Any of these signs may indicate a potential problem and the presence of ERU. Your veterinarian should be consulted immediately for a proper diagnosis and immediate, aggressive treatment to save your equine’s eyesight.




Short-term treatment consists of using prescription medication Atropine to dilate the eye and reduce the discomfort from spasms of the iris. A steroid or cyclosporine may also be recommended if the eye is not ulcerated. Using steroids in an ulcerated eye can make the condition worse and possibly lead to blindness. If the eye is already ulcerated, an antibiotic would be the recommended course of treatment. Medications can be in ointment or drop form.



In addition to eye ointments and drops, bute, banamine and aspirin (all non-steroidal, anti-inflammatories) are used to decrease the inflammation in the affected equine eye. In some cases, veterinarians will use the Atropine for a few days and then stop it so that the pupil can start to constrict again. The aim is to keep the pupil moving so that the little pieces of protein that form strands in the eye (synechiae) will not cause the pupil to fuse into one position.  Flunixin meglumine (a non-steroidal anti-inflammatory drug (NSAID)) is sometimes used in acute cases and can quickly bring relief and help facilitate a proper and pain-free examination of the affected eye.


Effective long-term management involves identifying and eliminating the specific triggers of the individual episodes. This is easier said than done. A daily log may help you figure out the possible patterns and causes.


Integrative Medicine


Not all animals can use all natural remedies; allergic reactions to oils
and/or herbs and digestive problems are possible.
A natural remedy is not a substitute for veterinary care.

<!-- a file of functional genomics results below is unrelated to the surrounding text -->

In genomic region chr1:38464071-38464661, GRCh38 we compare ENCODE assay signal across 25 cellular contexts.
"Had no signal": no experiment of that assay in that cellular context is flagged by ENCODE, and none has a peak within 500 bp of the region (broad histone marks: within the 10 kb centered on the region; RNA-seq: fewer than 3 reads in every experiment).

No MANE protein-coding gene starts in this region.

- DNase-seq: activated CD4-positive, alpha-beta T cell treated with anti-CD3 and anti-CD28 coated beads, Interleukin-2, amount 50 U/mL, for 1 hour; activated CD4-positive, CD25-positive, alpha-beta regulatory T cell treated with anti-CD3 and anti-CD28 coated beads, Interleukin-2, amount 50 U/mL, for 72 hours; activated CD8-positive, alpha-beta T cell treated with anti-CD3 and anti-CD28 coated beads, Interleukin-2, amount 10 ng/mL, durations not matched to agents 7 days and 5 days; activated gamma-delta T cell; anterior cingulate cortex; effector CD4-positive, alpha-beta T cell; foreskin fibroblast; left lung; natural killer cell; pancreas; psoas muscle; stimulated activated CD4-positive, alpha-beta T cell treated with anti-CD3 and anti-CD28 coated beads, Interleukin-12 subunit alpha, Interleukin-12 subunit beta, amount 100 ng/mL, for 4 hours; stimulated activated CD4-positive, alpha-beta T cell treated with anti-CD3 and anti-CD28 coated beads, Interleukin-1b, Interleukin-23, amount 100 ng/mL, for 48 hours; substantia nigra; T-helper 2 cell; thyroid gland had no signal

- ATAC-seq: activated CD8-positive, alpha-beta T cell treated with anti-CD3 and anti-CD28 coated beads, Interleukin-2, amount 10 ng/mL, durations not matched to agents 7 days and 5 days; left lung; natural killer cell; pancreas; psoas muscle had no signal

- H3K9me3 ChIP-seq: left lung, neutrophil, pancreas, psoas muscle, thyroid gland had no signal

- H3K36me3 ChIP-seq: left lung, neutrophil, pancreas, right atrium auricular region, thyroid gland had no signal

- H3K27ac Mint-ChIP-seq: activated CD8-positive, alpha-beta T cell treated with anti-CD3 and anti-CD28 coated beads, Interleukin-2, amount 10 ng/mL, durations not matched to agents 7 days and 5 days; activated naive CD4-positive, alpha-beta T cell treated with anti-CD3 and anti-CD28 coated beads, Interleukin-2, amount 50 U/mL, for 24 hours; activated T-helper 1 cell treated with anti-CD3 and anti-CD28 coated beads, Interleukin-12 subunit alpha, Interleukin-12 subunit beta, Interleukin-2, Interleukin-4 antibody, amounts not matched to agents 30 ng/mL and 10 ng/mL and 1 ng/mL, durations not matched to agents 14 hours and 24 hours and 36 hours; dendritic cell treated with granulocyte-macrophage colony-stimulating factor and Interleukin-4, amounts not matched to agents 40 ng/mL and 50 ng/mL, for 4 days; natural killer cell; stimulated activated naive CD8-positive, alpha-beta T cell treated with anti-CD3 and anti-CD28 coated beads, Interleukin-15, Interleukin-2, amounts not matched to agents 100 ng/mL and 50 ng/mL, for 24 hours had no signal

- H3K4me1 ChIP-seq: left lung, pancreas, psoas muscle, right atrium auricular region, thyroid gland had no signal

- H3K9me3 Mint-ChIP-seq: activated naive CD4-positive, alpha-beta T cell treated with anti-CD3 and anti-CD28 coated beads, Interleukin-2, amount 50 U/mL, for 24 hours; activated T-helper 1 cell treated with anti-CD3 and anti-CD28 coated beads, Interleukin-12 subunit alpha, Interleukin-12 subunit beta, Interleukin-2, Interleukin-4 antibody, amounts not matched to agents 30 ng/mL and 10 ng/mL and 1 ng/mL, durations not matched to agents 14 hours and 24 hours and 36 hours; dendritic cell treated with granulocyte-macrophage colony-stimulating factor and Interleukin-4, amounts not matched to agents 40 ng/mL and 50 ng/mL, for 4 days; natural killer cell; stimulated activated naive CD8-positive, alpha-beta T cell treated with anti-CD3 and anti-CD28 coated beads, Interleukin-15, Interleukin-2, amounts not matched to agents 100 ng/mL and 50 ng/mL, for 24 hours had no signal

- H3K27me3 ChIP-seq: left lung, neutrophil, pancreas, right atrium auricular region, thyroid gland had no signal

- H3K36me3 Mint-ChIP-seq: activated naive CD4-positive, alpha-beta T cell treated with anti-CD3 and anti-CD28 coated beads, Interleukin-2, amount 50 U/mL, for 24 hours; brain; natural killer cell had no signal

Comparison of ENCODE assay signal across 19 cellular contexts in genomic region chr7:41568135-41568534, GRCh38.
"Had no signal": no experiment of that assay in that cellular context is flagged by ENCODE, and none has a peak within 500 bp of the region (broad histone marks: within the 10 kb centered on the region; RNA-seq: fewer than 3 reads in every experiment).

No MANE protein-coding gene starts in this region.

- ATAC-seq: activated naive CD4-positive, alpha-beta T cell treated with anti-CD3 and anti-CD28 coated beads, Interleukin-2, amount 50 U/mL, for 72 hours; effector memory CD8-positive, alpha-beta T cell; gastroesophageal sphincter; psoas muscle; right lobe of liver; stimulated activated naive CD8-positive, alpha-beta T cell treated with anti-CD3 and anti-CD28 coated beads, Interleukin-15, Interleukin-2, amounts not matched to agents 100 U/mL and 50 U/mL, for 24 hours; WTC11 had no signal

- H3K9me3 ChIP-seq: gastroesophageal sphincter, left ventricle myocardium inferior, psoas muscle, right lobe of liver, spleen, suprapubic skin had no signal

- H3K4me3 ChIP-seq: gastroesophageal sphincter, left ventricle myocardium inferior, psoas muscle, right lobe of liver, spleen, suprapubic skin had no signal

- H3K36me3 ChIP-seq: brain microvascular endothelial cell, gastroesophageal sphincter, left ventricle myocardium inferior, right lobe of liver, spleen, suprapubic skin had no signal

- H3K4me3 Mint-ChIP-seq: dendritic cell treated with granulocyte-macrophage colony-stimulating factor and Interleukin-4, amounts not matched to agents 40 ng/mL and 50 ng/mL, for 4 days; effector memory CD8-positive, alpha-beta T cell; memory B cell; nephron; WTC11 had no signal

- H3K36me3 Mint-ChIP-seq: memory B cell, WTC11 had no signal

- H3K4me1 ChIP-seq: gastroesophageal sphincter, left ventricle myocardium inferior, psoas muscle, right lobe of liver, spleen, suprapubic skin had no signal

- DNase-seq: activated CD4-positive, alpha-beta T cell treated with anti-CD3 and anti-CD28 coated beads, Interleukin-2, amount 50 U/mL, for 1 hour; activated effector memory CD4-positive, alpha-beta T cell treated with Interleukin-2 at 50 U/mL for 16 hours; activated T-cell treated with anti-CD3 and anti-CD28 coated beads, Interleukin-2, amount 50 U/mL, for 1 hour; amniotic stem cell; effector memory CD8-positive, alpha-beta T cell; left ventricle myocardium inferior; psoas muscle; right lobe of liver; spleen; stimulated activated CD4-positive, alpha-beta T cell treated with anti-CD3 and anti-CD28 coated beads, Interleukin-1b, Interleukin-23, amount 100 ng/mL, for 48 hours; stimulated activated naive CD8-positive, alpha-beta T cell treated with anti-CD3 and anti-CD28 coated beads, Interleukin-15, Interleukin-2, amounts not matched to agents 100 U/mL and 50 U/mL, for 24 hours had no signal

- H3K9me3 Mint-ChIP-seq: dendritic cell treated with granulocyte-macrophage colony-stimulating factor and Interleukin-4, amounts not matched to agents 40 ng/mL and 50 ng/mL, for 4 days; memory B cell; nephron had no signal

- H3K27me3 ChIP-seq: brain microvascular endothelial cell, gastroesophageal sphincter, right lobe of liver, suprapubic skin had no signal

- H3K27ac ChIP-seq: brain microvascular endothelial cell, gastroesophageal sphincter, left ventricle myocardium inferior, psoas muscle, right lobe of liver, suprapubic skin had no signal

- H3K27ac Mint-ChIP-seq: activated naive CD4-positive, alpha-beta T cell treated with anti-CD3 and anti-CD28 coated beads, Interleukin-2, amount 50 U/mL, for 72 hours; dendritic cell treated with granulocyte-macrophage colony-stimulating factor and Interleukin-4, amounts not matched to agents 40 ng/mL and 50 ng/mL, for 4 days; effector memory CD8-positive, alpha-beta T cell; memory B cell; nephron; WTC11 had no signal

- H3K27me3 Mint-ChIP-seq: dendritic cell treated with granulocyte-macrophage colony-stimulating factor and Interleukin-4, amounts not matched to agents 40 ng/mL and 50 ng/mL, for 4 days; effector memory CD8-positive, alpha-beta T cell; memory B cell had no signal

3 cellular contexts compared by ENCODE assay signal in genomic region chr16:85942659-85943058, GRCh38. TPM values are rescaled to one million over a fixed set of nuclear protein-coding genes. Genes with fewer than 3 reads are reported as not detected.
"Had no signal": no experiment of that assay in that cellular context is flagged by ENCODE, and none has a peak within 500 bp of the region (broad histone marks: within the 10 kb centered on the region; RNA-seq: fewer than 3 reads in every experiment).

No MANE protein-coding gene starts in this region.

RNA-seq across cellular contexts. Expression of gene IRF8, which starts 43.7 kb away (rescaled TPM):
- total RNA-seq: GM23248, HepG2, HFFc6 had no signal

The following nutraceuticals or natural/herbal formulas and alternative therapies can also provide effective treatment and relief for your equines dealing with ERU.


» Zinc: helps support the immune system in the eye.

» Vitamin A: can help decrease the inflammation in the eye.

» Yucca: helps decrease eye inflammation.

» Bee Pollen: may decrease allergic reactions.

» Flax, Hemp and Chia seeds: Omega 3 anti-inflammatory, immune enhancing.

» Hot/Cold Compresses: helps relieve pain.

» Eyebright herbal eye wash.

» Acupuncture: helps with pain and inflammation, normalizes a body’s immune responses.


Eye Disorders: Recurrent Uveitis (ERU)
– Equine Products –

(Reference: Veterinarians’ Desk Reference)

(Live Link)






1 scoop bid

Down-regulates the pro-inflammatory substances, tumor necrosis factor, alpha (TNF-α) and nuclear factor-kappaB (NF-κB), supports normal eye function.


3-4 scoops sid

Enhances the immune system, supplies bioactive proteins, immunoglobulins and peptides.

Haliotis Powder3

15 grams bid

Clears heat in the liver; detoxifies and brightens the eye.


8-12 capsules sid

Plant sterols and sterolins enhance immune function.


6-12 capsules sid

Has affinity for ocular tissue.

Zinc Picolinate (Double Strength)12

100-120 mg sid (30 mg per capsule)

Has immunologic action in eye.

Long Dan Xie Gan Tang (Gentiana Combination)14

4 tsp bid

Clears Damp Heat, inflammation, Liver Heat, eye inflammation.


To help you quickly find the right Integrative Medicine formulas and manufacturers to help treat your dogs, cats and horses, please refer to the Veterinarians’ Desk Reference
(Click Here)


(Always consult with your veterinarian to properly diagnose any health problems. Misdiagnosis and/or mistreatment -- including OTC and/or homeopathic products -- can lead to dangerous complications.)